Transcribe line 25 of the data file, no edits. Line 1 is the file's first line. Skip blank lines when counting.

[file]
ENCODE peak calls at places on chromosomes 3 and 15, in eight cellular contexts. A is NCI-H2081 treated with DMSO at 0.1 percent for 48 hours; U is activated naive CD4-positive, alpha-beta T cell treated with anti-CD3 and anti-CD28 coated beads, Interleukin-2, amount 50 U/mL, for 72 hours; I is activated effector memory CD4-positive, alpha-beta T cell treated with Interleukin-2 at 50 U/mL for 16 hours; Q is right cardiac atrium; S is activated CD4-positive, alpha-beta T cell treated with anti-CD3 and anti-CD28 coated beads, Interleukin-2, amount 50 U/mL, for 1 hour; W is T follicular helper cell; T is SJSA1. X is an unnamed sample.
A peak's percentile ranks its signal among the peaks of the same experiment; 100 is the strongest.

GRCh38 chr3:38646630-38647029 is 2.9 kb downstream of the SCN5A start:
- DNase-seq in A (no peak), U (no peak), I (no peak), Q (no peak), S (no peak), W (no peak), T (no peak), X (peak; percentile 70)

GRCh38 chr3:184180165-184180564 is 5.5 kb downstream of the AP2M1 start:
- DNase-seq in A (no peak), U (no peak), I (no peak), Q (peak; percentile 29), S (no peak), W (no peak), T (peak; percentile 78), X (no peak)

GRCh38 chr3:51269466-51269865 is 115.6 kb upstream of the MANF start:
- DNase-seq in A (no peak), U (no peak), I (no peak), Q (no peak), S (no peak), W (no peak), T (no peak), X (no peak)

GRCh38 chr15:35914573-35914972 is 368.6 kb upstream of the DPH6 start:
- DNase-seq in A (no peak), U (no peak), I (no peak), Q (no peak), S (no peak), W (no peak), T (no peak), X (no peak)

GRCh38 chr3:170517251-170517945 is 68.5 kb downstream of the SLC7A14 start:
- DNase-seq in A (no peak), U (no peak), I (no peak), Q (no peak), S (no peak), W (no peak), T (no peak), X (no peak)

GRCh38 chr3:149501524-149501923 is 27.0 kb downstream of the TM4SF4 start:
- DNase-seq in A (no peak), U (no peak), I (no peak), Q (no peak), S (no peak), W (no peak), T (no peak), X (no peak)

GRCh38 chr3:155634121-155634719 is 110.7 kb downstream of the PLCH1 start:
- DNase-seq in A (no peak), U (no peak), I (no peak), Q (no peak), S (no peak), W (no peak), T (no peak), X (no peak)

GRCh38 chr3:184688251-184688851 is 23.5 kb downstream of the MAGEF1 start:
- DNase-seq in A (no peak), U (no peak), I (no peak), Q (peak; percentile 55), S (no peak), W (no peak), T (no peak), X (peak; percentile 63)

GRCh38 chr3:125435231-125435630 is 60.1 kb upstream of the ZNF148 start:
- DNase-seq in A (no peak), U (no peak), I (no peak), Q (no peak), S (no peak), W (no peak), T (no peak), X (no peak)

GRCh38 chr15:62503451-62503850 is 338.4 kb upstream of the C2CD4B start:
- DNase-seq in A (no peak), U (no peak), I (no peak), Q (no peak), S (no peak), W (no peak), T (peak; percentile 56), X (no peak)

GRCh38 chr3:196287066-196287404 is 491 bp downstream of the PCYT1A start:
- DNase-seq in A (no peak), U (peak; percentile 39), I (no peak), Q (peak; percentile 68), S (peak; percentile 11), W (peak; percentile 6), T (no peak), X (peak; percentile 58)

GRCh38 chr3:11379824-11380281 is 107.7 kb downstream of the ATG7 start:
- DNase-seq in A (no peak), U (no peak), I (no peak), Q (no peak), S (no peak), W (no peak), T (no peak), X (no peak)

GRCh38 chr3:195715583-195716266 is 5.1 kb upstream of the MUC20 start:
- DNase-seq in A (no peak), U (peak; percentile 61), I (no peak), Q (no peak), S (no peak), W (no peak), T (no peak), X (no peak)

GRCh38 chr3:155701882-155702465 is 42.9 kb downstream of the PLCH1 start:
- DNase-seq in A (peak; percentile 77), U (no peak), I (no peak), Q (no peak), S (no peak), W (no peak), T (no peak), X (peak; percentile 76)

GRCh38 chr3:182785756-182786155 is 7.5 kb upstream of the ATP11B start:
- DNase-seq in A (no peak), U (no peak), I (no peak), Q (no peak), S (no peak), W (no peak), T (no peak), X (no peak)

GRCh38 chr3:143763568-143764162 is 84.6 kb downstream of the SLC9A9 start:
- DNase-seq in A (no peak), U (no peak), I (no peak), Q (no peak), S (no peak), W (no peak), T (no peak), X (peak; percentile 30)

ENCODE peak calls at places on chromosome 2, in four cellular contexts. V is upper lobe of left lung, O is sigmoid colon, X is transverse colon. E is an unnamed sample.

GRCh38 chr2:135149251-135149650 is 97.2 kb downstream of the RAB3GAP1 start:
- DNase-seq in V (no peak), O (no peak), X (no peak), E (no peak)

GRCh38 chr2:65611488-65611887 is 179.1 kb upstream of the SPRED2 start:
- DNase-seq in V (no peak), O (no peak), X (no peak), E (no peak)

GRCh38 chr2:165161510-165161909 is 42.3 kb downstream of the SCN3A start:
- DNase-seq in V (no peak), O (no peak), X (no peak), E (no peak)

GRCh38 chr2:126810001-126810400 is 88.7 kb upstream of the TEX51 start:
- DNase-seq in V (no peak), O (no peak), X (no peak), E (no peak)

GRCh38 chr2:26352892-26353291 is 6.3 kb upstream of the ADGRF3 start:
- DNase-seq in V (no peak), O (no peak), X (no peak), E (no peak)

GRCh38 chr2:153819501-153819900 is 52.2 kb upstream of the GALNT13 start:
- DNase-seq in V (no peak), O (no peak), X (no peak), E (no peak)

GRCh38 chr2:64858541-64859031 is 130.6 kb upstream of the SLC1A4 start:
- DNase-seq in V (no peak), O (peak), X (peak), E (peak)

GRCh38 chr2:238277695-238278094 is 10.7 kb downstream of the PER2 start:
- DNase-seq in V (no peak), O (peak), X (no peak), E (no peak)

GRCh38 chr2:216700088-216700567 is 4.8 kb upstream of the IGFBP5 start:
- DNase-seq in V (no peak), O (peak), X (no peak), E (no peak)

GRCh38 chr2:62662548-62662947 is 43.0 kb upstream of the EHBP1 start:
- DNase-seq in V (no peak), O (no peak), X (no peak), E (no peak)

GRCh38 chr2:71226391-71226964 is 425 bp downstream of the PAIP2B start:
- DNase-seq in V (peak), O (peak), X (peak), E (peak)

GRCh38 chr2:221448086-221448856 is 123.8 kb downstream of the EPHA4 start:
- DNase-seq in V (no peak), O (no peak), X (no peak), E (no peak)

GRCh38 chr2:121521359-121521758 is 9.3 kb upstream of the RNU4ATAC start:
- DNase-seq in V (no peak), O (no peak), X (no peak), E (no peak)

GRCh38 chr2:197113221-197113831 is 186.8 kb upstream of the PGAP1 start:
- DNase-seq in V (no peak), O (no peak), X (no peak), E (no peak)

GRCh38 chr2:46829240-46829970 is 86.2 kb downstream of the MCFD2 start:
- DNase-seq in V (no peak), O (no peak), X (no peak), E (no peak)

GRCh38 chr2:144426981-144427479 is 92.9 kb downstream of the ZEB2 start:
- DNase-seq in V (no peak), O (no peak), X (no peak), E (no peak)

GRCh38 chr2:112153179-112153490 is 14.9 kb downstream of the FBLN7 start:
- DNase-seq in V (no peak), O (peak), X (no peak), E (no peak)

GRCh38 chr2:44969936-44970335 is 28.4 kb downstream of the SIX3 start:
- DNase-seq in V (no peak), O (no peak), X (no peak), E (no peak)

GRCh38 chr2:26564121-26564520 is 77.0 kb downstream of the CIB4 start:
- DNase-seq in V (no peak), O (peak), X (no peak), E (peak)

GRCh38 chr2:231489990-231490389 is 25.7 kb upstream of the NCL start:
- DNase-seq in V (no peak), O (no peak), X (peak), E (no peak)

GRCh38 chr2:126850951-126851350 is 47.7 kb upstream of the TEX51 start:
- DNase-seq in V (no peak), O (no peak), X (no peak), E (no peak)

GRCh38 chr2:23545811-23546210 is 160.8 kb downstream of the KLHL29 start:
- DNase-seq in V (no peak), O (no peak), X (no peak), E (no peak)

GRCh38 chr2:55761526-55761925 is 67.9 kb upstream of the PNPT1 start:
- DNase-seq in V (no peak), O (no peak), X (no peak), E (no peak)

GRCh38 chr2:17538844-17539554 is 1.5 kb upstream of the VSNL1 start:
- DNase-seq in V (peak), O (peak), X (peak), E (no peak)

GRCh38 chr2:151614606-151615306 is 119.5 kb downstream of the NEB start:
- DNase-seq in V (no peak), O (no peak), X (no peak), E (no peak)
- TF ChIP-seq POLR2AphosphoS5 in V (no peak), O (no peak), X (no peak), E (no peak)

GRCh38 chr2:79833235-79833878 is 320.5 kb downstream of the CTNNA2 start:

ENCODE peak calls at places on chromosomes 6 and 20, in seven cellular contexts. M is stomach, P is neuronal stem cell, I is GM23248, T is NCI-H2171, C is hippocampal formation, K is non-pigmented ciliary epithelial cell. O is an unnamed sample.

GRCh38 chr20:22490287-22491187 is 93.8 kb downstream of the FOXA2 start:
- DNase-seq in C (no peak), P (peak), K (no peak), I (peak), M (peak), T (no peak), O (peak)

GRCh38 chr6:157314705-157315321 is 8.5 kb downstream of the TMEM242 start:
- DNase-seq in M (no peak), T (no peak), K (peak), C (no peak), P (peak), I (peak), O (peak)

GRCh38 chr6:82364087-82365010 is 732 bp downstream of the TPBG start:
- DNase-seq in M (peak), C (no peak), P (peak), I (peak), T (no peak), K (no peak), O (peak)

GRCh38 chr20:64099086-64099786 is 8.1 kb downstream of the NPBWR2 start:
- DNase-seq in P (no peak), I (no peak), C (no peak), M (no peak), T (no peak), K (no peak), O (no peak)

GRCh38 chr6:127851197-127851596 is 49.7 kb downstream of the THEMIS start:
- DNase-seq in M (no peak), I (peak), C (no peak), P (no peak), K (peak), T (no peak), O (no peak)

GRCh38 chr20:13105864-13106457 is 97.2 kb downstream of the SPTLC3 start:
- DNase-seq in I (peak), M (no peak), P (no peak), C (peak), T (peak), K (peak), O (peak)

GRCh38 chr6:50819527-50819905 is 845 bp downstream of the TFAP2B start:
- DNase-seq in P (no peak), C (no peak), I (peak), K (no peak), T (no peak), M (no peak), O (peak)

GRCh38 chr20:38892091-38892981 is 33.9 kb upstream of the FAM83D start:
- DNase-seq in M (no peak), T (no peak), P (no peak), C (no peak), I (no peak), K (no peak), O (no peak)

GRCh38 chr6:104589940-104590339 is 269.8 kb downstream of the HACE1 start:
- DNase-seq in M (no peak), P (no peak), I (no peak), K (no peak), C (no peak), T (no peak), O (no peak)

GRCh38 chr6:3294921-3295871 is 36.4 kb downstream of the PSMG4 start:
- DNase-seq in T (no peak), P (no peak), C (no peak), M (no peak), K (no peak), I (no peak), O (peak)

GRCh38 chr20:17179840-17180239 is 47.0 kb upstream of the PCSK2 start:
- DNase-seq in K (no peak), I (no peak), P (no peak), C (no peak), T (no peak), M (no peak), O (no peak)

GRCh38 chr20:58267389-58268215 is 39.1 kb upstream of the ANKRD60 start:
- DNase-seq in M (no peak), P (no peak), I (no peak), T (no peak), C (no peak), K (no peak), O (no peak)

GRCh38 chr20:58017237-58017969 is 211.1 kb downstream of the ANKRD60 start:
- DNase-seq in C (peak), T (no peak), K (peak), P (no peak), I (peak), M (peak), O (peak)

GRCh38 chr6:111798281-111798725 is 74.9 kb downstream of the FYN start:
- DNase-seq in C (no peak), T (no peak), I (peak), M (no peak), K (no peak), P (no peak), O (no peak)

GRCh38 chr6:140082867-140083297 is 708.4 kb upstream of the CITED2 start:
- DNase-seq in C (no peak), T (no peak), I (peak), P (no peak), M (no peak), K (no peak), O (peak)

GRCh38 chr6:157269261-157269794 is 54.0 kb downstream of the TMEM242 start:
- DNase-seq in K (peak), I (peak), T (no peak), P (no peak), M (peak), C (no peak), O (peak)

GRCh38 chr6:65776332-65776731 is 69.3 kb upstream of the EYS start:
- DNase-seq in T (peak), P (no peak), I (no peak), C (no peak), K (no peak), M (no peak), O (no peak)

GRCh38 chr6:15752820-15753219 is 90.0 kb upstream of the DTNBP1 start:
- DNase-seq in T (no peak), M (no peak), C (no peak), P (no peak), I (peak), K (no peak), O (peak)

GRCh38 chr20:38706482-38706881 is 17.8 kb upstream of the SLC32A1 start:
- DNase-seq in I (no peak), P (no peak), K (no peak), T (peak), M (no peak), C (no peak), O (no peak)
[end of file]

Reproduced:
GRCh38 chr3:11379824-11380281 is 107.7 kb downstream of the ATG7 start: